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[Mr James Gray in the Chair] — Housing Benefit

Part of the debate – in Westminster Hall at 10:52 am on 13th October 2010.

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Photo of Steve Webb Steve Webb The Minister of State, Department for Work and Pensions 10:52 am, 13th October 2010

No. People are making decisions about new tenure choices all the time, and we are saying this: why should those whose rents are wholly paid by the taxpayer not face the same constraints as those who are in low-paid work? I take the point made by the hon. Member for Westminster North that the two are not distinct categories; there is movement between the two. However, people in low-paid work are not choosing to live in the most expensive parts of the city, because they know that they would have to be able to pay those rents out of their wages. Why should people on benefit be in an advantageous position, in terms of their housing choice, compared with those in low-paid work? That simply is not right.

I am convinced that nothing in my language or my ministerial colleagues' language is about clearances or scroungers. That is not what we are talking about. We are talking about value for money for the taxpayer, including the low-paid taxpayers in the constituencies of each hon. Member present, whose taxes are going to subsidise those exorbitant rents. Although we have heard that those very high rents are exceptional, I was appalled when I discovered that the 5,000 families to whom we pay the most housing benefit cost the taxpayer an annual £100 million-5,000 families receive £100 million a year just in housing benefit, leaving other benefits aside. It cannot be right that low-paid workers in our constituencies, people dealing with child poverty and disabled people are paying taxes to pay those rents.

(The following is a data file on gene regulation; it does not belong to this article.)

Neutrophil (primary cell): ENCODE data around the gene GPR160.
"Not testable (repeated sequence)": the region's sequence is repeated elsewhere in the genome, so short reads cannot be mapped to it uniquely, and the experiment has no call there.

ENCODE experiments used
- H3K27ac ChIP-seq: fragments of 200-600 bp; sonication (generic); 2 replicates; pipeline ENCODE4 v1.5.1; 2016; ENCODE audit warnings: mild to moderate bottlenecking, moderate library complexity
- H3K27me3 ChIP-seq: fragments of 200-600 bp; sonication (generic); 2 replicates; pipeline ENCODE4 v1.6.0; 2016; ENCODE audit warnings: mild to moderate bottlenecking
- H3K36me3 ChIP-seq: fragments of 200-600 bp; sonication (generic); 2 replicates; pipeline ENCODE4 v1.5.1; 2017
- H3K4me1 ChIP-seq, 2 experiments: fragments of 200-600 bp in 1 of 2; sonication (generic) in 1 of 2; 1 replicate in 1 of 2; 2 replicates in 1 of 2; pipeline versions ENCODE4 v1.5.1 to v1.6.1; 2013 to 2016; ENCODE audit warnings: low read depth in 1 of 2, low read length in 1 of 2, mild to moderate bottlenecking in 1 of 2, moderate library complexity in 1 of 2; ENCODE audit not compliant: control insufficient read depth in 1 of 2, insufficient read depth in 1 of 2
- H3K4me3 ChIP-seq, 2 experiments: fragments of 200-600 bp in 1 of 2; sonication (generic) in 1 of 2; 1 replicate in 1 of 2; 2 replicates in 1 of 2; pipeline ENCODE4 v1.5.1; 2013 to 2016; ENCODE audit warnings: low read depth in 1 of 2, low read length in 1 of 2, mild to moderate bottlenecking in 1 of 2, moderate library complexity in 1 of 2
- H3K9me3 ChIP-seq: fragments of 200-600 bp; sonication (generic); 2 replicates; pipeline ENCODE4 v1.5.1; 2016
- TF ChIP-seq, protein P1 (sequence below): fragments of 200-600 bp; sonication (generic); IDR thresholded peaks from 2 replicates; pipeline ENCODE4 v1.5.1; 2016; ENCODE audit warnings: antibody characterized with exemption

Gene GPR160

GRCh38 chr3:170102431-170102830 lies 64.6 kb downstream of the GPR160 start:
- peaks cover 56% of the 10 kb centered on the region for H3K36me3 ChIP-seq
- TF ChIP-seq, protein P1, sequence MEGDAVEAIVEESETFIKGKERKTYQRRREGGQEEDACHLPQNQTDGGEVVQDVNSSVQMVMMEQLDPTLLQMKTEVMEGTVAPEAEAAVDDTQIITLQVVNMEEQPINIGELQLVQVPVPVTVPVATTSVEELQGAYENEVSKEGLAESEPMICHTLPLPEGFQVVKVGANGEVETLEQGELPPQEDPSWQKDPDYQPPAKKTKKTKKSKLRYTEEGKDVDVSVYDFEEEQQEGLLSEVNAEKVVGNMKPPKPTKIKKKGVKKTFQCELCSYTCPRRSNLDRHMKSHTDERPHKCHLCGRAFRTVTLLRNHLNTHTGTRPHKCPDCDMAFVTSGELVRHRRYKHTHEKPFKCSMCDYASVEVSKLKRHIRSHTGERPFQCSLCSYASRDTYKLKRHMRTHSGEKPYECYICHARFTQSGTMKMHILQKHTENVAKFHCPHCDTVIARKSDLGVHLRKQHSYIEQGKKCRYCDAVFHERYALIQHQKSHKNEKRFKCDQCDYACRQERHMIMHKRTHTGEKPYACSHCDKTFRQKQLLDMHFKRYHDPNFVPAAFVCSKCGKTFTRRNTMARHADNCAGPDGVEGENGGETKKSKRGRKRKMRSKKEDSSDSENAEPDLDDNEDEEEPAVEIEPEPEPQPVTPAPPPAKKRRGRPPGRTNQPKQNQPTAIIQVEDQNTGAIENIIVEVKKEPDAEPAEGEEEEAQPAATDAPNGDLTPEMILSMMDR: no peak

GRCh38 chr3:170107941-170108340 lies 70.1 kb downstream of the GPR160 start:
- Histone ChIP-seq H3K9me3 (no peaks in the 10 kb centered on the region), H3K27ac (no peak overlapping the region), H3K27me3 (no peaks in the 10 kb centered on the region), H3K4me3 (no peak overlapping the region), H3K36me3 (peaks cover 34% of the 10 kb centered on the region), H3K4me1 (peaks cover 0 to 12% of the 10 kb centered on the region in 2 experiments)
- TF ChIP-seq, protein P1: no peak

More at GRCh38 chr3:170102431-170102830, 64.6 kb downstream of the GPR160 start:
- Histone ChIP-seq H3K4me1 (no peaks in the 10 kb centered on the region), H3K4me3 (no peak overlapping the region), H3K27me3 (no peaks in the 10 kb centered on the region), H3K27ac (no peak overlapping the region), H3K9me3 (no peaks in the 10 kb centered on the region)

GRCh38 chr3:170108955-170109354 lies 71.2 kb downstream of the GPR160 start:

My hon. Friend the Member for Colchester asked about the position of disabled people. One of the changes that has not been reported is the improvements to the system of housing benefit for disabled people who need a non-resident carer. We are spending an extra £10 million on writing off that extra bedroom in the housing benefit assessment, because we recognise the particular needs of disabled people.

These are huge issues and it is disappointing to have only a few moments to respond to them. The crucial consideration is to be fair-yes, to people on benefit, but also to the low-paid taxpayers whose taxes are paying for these things. If we simply pay the full, very high rents, we make it very difficult for people to take work, which will ultimately be the best antidote to child poverty and the best long-term prospect for people. That is the goal of the reforms.